In Anzac’s rhetoric, Australian soldiers had proved themselves the exemplars of a series of desirable qualities such as courage, initiative, and loyalty to mates. But they had not so much achieved independence for Australia as raised Australia to equality within a British brotherhood.

For those on the political left, the veneration of the digger displaced all other potential contributions to the making of Australian nationhood, including the contributions of women, pacifists and political radicals.

Why Australia is still grappling with the legacy of the first world war Australian soldiers became the embodiment of national character, and they assumed the position of the most deserving in citizenship hierarchies. State Library of Queensland

It reorganised hierarchies of citizenship, so returned soldiers assumed the position of the most deserving, whether in terms of government largesse or in cultural terms as the embodiment of national character.

But conservative historians have naturally been much more comfortable with that interpretation of the war’s effects than their counterparts.

It speaks to a sense that Australians held close to their British descent and traditions, while also recognising the economic and security value of continued close ties. And it gave Australians a figure whose characteristics were not only to be admired, but emulated in civic life and subsequent conflicts.

Read more: How the Great War shaped the foundations of Australia's future

A century on from the national trauma of 1914-18, the politics of that event remain present. The kind of Australia we prefer to see depends on whether we regret or embrace the effects of the first world war on Australian politics and culture.

As we gather again on the anniversary of the end of the “war to end all wars”, we might observe that the conclusion of the war only started the long and continuing effort to come to terms with its meaning.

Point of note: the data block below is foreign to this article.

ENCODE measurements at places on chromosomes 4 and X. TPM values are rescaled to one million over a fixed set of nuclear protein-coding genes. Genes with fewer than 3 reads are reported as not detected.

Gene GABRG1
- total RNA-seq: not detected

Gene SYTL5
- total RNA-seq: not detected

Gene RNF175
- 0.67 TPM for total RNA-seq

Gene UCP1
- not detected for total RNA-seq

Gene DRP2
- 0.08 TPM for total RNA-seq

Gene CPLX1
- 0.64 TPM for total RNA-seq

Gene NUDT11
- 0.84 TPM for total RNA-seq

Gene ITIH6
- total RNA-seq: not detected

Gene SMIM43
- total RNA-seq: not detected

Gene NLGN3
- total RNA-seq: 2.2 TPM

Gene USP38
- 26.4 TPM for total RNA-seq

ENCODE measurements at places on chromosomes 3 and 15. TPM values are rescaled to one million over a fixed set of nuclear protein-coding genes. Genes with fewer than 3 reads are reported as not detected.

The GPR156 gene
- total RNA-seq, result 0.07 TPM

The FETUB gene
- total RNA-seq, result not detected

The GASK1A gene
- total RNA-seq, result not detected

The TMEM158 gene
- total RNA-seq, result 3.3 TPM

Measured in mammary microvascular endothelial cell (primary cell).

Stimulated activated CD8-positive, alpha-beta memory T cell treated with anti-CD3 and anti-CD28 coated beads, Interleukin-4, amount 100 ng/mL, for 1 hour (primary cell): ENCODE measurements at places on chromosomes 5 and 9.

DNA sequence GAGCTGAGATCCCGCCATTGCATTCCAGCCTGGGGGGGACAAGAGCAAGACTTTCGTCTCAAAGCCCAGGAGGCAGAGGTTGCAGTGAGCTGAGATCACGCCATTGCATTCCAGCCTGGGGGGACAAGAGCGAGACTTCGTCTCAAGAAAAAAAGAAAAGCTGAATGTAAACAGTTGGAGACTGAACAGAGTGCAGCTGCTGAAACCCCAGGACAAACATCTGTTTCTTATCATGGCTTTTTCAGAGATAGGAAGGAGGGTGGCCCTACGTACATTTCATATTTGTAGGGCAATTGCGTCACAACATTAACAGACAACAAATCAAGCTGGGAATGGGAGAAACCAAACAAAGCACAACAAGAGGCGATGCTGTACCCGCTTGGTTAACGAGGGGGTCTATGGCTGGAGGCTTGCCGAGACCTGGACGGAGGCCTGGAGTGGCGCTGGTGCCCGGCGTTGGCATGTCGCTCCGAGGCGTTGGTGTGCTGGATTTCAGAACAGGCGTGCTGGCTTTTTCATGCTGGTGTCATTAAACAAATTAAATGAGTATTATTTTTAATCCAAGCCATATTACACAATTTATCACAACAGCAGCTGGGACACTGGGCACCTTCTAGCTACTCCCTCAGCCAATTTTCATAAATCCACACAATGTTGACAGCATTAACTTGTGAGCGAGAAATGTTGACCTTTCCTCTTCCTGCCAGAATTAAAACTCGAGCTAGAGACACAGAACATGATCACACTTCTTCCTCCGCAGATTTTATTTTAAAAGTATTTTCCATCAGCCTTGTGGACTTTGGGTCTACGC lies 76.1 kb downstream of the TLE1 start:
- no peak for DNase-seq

Authors: Bart Ziino, Senior Lecturer, School of Humanities and Social Sciences, Deakin University

Read more http://theconversation.com/why-australia-is-still-grappling-with-the-legacy-of-the-first-world-war-126517

Writers Wanted

Phytonutrients can boost your health. Here are 4 and where to find them (including in your next cup of coffee)

arrow_forward

Healthcare, minerals, energy, food: how adopting new tech could drive Australia's economic recovery

arrow_forward

Review: new biography shows Vida Goldstein's political campaigns were courageous, her losses prophetic

arrow_forward

The Conversation
INTERWEBS DIGITAL AGENCY

Politics

Did BLM Really Change the US Police Work?

The Black Lives Matter (BLM) movement has proven that the power of the state rests in the hands of the people it governs. Following the death of 46-year-old black American George Floyd in a case of ...

a Guest Writer - avatar a Guest Writer

Scott Morrison: the right man at the right time

Australia is not at war with another nation or ideology in August 2020 but the nation is in conflict. There are serious threats from China and there are many challenges flowing from the pandemic tha...

Greg Rogers - avatar Greg Rogers

Prime Minister National Cabinet Statement

The National Cabinet met today to discuss Australia’s COVID-19 response, the Victoria outbreak, easing restrictions, helping Australians prepare to go back to work in a COVID-safe environment an...

Scott Morrison - avatar Scott Morrison

Business News

How To Remove Rubbish More Effectively

It can be a big task to remove household rubbish. The hardest part is finding the best way to get rid of your junk. It can be very overwhelming to know exactly where to start with so many option...

News Company - avatar News Company

4 Tips To Pass Skills Certifications Tests

Developing the right set of skills is valuable not only to your career, but for life in general. You can get certified in these skills through obtaining a license. Without a certified license, y...

News Company - avatar News Company

How to Secure Home-Based Entrepreneurs from Cyber Threats

Small businesses are becoming a trend nowadays. The people with entrepreneurial skills and minds are adopting home-based businesses because of their advantage and ease of working from home. But...

News Company - avatar News Company



News Company Media Core

Content & Technology Connecting Global Audiences

More Information - Less Opinion